The Federal Aviation Administration (FAA) Airport Technology Research and Development Branch is involved in a wide variety of research program areas at its Technical Center, including those dealing with aircraft rescue and firefighting (ARFF) technologies, composite material firefighting, and new large aircraft firefighting. And, it’s the new technologies area that has been getting a lot of R&D attention lately.
Research and Development efforts at the Technical Center are focusing on specific efforts that might be proposed as possible modifications to the next revision of NFPA 414, Standard for Aircraft Rescue and Firefighting Vehicles. Areas being researched include forward looking infrared (FLIR) systems, compressed air foam systems (CAFS) for large ARFF vehicles, refinements to high-reach extendable turret (HRET) devices, and the addition of sensors to assist firefighters in such areas as proper positioning of a piercing nozzle.
Keith Bagot, program manager for the FAA’s ARFF Research Program, says while the center’s program deals with all aspects of emergency response for airport aircraft emergencies, often the heavy work comes in technology and response dealing with ARFF tactics. The Center’s research efforts produce data that go into technical reports that the Center submits to Washington, D.C., for inclusion in FAA Advisory Circulars.
Recent Technical Center research has focused on FLIR camera systems, which have been used on ARFF vehicles for a number of years, yet have not moved forward with many improvements. The Technical Center is looking at increasing the resolution of FLIR cameras, because current models often get excessive heat blooming. The tradeoff, Bagot points out, is that an increase in resolution would require better optics and functionality for improved image processing.
The FAA is increasing the performance requirements on the functionality of FLIR cameras when used in ARFF emergency response in an upcoming change to the Advisory Circular for Driver’s Enhanced Vision Systems. The large, open areas of an airfield can make navigation in heavy fog situations extremely difficult, it notes, so improved FLIR systems are critical to navigating ARFF rigs in inclement weather.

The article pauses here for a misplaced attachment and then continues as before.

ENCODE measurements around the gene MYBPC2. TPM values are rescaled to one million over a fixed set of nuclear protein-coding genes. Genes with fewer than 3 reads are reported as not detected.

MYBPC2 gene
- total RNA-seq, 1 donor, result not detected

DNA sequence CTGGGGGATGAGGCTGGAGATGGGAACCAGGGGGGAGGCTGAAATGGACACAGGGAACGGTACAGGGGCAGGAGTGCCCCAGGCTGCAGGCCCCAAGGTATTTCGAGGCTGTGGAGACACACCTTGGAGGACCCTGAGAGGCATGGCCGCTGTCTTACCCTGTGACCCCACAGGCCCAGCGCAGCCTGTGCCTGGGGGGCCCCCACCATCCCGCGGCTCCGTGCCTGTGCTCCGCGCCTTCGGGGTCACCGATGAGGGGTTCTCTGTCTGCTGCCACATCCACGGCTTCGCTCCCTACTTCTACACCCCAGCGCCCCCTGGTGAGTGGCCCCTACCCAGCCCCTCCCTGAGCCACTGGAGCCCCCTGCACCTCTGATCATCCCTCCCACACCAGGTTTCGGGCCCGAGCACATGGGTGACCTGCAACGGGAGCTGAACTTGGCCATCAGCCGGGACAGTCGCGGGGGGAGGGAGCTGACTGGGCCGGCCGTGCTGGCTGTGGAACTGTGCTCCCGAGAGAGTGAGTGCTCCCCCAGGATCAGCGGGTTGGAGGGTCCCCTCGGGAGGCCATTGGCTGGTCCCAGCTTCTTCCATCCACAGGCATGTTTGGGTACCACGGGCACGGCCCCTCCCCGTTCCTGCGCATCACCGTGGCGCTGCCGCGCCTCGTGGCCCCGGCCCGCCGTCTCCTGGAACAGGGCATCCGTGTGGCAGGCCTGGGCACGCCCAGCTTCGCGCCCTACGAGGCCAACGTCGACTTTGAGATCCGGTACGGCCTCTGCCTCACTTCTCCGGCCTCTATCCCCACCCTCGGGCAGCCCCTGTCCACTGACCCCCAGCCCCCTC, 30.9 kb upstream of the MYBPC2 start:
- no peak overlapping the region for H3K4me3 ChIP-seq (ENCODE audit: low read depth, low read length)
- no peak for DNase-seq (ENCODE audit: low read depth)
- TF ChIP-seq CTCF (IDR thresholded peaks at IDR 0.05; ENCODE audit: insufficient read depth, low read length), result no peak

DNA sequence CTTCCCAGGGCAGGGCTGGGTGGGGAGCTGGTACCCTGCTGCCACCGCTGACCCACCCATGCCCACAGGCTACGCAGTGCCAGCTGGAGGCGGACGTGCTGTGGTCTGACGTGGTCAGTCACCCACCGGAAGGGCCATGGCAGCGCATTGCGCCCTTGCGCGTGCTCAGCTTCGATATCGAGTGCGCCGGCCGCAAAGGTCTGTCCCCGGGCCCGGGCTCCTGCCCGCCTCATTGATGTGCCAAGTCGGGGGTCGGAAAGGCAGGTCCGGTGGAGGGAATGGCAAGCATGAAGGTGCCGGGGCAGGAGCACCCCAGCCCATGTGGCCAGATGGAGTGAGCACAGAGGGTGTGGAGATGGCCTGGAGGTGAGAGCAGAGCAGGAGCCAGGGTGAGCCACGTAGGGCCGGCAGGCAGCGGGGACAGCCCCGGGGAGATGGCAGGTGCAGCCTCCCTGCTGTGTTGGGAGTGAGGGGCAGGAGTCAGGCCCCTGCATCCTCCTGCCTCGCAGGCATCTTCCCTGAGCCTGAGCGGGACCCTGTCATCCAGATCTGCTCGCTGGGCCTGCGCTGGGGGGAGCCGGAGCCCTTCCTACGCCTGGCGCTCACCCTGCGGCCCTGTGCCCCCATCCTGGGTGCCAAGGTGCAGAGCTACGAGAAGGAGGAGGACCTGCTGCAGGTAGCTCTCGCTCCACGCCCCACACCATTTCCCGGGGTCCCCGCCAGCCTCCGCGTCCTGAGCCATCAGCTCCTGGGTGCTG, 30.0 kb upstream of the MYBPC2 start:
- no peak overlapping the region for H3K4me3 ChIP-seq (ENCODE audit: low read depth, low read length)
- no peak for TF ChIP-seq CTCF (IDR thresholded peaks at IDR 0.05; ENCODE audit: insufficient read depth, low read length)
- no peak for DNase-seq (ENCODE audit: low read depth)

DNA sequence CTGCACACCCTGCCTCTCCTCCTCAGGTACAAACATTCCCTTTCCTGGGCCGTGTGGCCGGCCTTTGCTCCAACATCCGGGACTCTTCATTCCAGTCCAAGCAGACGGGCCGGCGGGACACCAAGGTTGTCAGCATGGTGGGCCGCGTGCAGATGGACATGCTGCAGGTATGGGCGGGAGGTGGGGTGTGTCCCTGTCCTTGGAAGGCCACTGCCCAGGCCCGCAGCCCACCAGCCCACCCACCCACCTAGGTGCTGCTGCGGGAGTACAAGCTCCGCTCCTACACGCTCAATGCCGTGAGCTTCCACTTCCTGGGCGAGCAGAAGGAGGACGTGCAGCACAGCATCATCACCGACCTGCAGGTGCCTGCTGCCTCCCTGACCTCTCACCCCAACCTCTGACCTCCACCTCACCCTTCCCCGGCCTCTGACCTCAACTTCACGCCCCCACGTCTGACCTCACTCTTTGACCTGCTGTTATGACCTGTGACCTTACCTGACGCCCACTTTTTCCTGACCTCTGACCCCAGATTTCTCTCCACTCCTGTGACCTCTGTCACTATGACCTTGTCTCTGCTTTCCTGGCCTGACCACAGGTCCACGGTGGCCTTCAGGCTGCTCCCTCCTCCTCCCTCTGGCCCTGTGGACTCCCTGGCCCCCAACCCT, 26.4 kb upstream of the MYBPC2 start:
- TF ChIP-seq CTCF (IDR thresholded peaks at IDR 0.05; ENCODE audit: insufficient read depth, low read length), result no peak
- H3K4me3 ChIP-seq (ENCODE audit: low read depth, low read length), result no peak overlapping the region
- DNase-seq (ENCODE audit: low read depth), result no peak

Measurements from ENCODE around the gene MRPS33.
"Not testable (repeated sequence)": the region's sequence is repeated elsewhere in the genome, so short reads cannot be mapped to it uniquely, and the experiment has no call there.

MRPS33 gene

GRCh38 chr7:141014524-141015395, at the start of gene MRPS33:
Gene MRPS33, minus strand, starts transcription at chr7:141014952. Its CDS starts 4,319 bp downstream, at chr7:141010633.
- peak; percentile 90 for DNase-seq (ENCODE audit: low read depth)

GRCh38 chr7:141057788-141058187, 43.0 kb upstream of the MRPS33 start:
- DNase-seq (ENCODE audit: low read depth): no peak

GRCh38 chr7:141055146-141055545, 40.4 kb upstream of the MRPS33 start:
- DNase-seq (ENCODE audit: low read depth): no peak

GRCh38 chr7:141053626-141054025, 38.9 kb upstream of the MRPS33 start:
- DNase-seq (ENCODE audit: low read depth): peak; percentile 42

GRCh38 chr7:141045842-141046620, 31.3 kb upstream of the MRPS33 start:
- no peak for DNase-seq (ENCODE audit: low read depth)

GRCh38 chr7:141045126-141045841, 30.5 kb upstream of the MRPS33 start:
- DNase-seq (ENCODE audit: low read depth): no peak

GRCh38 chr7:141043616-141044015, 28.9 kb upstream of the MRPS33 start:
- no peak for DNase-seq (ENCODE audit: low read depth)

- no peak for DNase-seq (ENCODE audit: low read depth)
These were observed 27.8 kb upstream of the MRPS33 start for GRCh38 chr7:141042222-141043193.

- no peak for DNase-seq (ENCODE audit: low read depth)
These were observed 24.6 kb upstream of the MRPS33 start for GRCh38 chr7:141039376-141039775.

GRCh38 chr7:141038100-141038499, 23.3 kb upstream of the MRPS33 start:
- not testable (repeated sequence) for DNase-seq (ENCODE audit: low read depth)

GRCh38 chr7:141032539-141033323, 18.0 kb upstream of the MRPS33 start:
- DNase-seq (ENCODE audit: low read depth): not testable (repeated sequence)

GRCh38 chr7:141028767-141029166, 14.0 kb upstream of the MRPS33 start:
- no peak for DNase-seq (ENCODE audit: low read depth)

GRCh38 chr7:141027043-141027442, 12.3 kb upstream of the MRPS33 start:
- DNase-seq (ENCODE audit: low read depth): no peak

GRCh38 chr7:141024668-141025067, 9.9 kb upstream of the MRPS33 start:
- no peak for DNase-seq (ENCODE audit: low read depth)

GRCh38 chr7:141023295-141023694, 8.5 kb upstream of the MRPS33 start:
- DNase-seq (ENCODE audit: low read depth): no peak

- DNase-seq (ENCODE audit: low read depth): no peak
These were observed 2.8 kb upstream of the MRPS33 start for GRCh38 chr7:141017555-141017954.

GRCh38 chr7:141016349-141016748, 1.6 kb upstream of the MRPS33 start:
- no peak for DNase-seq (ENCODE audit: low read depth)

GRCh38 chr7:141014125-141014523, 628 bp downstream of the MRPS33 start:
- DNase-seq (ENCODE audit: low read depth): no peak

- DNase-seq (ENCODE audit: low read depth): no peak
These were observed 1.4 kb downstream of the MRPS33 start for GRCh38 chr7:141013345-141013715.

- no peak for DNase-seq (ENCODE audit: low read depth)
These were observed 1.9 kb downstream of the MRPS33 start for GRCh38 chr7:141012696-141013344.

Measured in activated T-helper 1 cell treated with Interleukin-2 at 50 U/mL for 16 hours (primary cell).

Another technology the Technical Center is looking at is CAFS for large ARFF vehicles, similar to those kinds of CAFS and Class A foam systems used in structural firefighting and in hand line applications. Bagot says the Technical Center is considering a selectable system, essentially defining what type of foam expansion is required, and what type of discharge functionality is needed. He estimates that another year of research is needed before the Technical Center has some recommendations.
Another area the Technical Center is looking to make changes to current requirements is in the HRET area. The Center has been investigating potential applications for refining operations in the cab, and also to give the operator better visual indication of how much boom extension is out, and whether or not the piercing nozzle can still reach the aircraft.
The FAA Technical Center wants to give an ARFF operator a better understanding of the angle of the penetrating device positioned at the aircraft. It’s considering adding proximity sensors at the tip of the boom to determine if the piercing nozzle is oriented properly to the aircraft’s curved surface in order to make a successful pierce. Bagot points out that the Technical Center has tried using lasers, but the particular lasers evaluated had issues in the daytime where the laser’s target point was difficult to see in high ambient light conditions.
The Technical Center also is looking into trying to find an environmentally friendly extinguishing agent beyond the C-6 AFFF carbon chain product that was developed from the prior C-8 carbon chain AFFF. Bagot estimates that the research is likely a couple of years away from identifying a more environmentally sensitive product than C-6, but its main concern is to still have the best performance of the product, yet not reduce the level of safety.